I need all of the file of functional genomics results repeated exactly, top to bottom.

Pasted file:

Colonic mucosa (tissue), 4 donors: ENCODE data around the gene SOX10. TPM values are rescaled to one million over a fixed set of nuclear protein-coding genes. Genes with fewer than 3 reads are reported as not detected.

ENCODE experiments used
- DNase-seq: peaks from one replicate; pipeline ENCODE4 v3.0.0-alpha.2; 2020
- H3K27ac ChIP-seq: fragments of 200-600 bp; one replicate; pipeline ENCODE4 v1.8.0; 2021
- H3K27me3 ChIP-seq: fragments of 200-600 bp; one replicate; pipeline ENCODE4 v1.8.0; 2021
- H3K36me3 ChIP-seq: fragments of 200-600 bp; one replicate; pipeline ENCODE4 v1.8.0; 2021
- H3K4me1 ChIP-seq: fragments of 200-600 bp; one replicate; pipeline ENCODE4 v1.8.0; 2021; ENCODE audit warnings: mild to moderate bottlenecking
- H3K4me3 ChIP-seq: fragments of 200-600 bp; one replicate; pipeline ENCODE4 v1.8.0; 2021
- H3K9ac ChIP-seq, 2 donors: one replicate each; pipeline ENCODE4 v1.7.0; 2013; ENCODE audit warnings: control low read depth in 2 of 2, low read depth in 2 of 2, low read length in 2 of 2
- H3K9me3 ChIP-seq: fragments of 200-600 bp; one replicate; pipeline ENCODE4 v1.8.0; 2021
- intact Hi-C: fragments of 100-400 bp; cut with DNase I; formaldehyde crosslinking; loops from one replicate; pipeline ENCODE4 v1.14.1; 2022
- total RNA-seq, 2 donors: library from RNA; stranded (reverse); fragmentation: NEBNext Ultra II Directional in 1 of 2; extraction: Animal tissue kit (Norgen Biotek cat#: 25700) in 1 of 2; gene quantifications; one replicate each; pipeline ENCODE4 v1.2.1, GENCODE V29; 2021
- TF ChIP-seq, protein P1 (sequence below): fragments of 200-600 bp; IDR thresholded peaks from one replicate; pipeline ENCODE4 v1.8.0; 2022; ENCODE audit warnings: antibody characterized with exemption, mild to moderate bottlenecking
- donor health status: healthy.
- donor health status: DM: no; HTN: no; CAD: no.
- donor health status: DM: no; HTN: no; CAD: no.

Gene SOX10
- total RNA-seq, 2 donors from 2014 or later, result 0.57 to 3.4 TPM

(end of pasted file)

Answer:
Colonic mucosa (tissue), 4 donors: ENCODE data around the gene SOX10. TPM values are rescaled to one million over a fixed set of nuclear protein-coding genes. Genes with fewer than 3 reads are reported as not detected.

ENCODE experiments used
- DNase-seq: peaks from one replicate; pipeline ENCODE4 v3.0.0-alpha.2; 2020
- H3K27ac ChIP-seq: fragments of 200-600 bp; one replicate; pipeline ENCODE4 v1.8.0; 2021
- H3K27me3 ChIP-seq: fragments of 200-600 bp; one replicate; pipeline ENCODE4 v1.8.0; 2021
- H3K36me3 ChIP-seq: fragments of 200-600 bp; one replicate; pipeline ENCODE4 v1.8.0; 2021
- H3K4me1 ChIP-seq: fragments of 200-600 bp; one replicate; pipeline ENCODE4 v1.8.0; 2021; ENCODE audit warnings: mild to moderate bottlenecking
- H3K4me3 ChIP-seq: fragments of 200-600 bp; one replicate; pipeline ENCODE4 v1.8.0; 2021
- H3K9ac ChIP-seq, 2 donors: one replicate each; pipeline ENCODE4 v1.7.0; 2013; ENCODE audit warnings: control low read depth in 2 of 2, low read depth in 2 of 2, low read length in 2 of 2
- H3K9me3 ChIP-seq: fragments of 200-600 bp; one replicate; pipeline ENCODE4 v1.8.0; 2021
- intact Hi-C: fragments of 100-400 bp; cut with DNase I; formaldehyde crosslinking; loops from one replicate; pipeline ENCODE4 v1.14.1; 2022
- total RNA-seq, 2 donors: library from RNA; stranded (reverse); fragmentation: NEBNext Ultra II Directional in 1 of 2; extraction: Animal tissue kit (Norgen Biotek cat#: 25700) in 1 of 2; gene quantifications; one replicate each; pipeline ENCODE4 v1.2.1, GENCODE V29; 2021
- TF ChIP-seq, protein P1 (sequence below): fragments of 200-600 bp; IDR thresholded peaks from one replicate; pipeline ENCODE4 v1.8.0; 2022; ENCODE audit warnings: antibody characterized with exemption, mild to moderate bottlenecking
- donor health status: healthy.
- donor health status: DM: no; HTN: no; CAD: no.
- donor health status: DM: no; HTN: no; CAD: no.

Gene SOX10
- total RNA-seq, 2 donors from 2014 or later, result 0.57 to 3.4 TPM